The final perspective I would like to consider is from John Henry Newman's lectures on The Idea of the University, first delivered in 1852:

When, then we speak of the communication of Knowledge as being Education, we thereby really imply that Knowledge is a state or condition of mind; and since cultivation of mind is surely worth seeking for its own sake, we are thus brought once more to the conclusion, which the word "Liberal" and the word "Philosophy" have already suggested, that there is a Knowledge which is desirable, though nothing come of it, as being itself a treasure, and a sufficient remuneration of years of labour. (582)

Elsewhere in these lectures, Newman draws a sharp distinction between " Education," the process by which mind itself is formed, and "Training," the transmission of particular skills or facts. It is also important to notice that the definition he stipulates for "Liberal" education is not identical to the definition implicit in today's college catalogs. In Newman's sense, a course in philosophy is not necessarily liberal, nor is one in agriculture necessarily illiberal; the distinction depends upon whether the general development of intellect or the acquisition of specific knowledge is emphasized.

One way to explore the kind of experiences students must have, and the kind of activities educators must engage in to realize Newman's ideal, is to look at the outcome, the graduate he envisions:

If he engages in controversy of any kind, his disciplined intellect preserves him from the blundering discourtesy of better, though less educated minds; who like blunt weapons, tear and hack instead of cutting clean, who mistake the point in argument, waste their strength on trifles, misconceive their adversary, and leave the field more involved than they find it...he throws himself into the minds of his opponents, he accounts for their mistakes. He knows the weakness of human reason as well as its strength, its province and its limits. (611)
This is a mind prepared to think--logically, dispassionately and with discrimination--and to engage in discussion--courteously and effectively; and, it is evident from numerous other passages in his lectures, Newman envisioned a graduate capable of applying those abilities to the most difficult topics--morality, religion, political philosophy. What educational experiences are necessary to approach this ideal? The contrasts to the requirements for workforce preparation are striking.

If preparation for work is the preeminent end, tracking makes sense--this student to a certificate program, this one to a community college, and this one, perhaps only to a single course in the Virtual University. If, however, the goal is capacity for the thought and discourse Newman describes, it is important that students with the most diverse ideas, vocational interests, and aptitudes meet; the ability to "throw himself into the minds of his opponents," to recognize "the weakness of human reason as well as its strength" cannot be developed in a student who meets only like minds. Much of the learning necessary to at least some kinds of work can efficiently be delivered by lecture, supervised laboratory experience or demonstration. Obviously, this will not do as an approach to Newman's ideal. Not only are small classes, in which students debate one another and their instructor, required, but experience in government and clubs, and attendance at controversial lectures become central to the purpose of education.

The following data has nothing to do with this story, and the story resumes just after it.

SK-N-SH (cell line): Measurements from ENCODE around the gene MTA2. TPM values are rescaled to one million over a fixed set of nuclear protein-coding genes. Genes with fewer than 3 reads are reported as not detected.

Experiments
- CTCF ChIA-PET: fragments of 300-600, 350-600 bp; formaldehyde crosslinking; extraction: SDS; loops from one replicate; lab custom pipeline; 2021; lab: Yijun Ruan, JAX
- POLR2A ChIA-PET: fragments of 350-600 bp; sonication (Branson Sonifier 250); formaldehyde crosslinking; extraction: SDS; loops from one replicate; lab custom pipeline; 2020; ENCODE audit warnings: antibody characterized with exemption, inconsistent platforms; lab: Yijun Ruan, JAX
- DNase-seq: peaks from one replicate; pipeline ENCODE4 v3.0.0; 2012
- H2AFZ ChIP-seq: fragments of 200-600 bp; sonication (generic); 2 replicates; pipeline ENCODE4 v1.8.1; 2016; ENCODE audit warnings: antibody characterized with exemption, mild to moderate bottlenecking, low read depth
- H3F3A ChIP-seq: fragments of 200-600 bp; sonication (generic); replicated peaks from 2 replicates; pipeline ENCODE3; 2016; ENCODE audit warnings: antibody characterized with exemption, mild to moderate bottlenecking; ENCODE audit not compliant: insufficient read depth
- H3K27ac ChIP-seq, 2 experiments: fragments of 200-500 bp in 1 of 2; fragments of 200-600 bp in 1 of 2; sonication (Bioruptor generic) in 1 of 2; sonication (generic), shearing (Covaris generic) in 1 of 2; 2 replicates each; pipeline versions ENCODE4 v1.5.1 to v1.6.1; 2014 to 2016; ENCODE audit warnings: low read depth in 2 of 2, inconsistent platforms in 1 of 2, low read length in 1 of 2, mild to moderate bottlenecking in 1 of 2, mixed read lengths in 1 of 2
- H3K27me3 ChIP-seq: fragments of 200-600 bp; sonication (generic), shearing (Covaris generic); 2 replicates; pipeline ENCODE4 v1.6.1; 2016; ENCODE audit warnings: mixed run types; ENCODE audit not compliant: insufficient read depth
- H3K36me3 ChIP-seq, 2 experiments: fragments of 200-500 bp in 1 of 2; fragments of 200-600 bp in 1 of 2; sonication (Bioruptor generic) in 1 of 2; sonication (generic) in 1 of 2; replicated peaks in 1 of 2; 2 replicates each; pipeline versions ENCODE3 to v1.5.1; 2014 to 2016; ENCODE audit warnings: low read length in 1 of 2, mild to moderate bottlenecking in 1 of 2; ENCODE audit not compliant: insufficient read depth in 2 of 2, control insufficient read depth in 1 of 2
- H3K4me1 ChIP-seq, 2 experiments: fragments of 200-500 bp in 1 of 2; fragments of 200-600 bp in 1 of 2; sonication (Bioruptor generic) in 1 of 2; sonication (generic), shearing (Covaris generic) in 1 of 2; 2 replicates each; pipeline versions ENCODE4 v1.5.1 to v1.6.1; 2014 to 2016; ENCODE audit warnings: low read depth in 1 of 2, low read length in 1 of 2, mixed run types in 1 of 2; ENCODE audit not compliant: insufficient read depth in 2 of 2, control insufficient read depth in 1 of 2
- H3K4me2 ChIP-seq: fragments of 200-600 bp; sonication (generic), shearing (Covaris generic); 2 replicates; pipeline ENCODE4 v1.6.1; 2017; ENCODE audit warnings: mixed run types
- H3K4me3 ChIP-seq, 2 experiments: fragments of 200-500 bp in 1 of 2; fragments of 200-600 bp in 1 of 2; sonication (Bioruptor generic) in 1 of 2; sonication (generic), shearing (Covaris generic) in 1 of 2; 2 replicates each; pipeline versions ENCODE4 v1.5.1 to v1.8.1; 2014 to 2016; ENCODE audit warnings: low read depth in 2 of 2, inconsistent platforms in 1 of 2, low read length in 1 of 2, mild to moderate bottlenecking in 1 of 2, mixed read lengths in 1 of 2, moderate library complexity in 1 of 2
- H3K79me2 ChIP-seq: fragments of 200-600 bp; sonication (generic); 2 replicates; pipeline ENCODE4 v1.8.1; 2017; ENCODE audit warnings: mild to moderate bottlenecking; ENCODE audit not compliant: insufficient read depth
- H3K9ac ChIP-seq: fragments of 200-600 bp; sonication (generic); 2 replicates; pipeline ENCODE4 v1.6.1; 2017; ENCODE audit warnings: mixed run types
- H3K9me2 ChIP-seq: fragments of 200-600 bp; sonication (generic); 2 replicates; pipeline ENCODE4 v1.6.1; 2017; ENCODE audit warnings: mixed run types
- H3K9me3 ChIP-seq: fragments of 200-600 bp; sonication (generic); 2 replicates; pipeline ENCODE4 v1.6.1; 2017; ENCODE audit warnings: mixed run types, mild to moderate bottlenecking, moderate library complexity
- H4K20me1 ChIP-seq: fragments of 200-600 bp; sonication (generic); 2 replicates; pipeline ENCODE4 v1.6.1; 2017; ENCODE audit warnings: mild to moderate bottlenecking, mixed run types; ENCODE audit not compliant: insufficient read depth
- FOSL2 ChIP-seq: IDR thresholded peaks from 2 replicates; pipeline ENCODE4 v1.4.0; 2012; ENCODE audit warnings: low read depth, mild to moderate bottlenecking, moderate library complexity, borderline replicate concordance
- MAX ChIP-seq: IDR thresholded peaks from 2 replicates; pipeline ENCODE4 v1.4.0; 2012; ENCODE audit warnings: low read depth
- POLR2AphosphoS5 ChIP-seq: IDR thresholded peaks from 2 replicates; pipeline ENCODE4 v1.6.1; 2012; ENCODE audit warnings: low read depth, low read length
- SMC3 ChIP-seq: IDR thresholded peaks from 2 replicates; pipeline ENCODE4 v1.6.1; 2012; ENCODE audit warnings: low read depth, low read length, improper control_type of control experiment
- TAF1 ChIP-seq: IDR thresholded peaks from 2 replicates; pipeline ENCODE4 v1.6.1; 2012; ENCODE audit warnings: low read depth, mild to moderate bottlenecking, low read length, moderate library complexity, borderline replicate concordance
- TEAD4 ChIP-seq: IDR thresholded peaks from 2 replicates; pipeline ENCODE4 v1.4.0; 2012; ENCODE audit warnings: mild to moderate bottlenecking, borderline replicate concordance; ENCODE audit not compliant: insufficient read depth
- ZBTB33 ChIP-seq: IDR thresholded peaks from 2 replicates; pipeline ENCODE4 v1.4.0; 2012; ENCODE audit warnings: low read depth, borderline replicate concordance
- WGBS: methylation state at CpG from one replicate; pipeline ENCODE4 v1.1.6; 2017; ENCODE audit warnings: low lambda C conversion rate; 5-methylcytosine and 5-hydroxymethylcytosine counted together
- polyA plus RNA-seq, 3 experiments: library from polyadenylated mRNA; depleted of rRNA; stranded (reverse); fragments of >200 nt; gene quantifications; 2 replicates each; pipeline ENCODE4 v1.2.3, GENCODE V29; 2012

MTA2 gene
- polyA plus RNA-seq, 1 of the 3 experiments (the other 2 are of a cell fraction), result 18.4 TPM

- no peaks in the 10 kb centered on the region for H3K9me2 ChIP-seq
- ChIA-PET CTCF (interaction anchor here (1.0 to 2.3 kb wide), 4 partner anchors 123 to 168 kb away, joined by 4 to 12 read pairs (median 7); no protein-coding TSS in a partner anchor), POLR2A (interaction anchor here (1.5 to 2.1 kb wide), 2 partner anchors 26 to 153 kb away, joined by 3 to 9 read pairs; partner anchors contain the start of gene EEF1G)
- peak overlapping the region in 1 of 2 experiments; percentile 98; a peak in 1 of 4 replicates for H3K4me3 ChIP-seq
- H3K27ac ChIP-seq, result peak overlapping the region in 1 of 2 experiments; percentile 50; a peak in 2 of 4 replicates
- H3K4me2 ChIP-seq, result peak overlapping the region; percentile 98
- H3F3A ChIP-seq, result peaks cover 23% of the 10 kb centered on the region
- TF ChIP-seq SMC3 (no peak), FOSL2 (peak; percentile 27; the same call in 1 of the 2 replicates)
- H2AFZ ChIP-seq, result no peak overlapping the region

Academic freedom is intrinsic to, and at the same time takes a special and strenuous form from, this ideal. Academic freedom becomes, not freedom from (satirized by Lasch), but freedom--or responsibility--to. In his lectures, Newman sometimes speaks of the university as a "community" apart from the larger society, one in which ideas may be explored with a freedom defined by the needs of education. It might even be said that the development of the mind's freedom becomes both method and primary subject of education. But it is a special kind of freedom, one academically defined. It is not, for example a freedom to exercise one of those "blunt" (minds which) "tear and hack." In such a community the limits of academic freedom cannot be established by an easy formula. Questions of what forms of argument may be consistent with academic freedom, of the special claims of expertise, of which issues remain open to debate in what terms, will be recurrent.

The goal more than permits; it virtually requires faculty to introduce students to unfamiliar ideas on controversial issues, and to engage students in debate, remembering, of course, that argument from the disputant's own authority is rarely appropriate. Scholarship must be evaluated, not only in terms of communication among a professional elite, but according to its service to a general academic community. And faculty participation in governance becomes important, in part as a model of what is expected of students. We may take a rough measure of how far our institutions may be from endorsing Newman's vision by trying to recall when last someone was denied tenure--for failure ever to introduce an idea distressing to student complacency; for never having published anything worthy of denunciation; for not once having said anything in a campus assembly disturbing to the repose of a dean.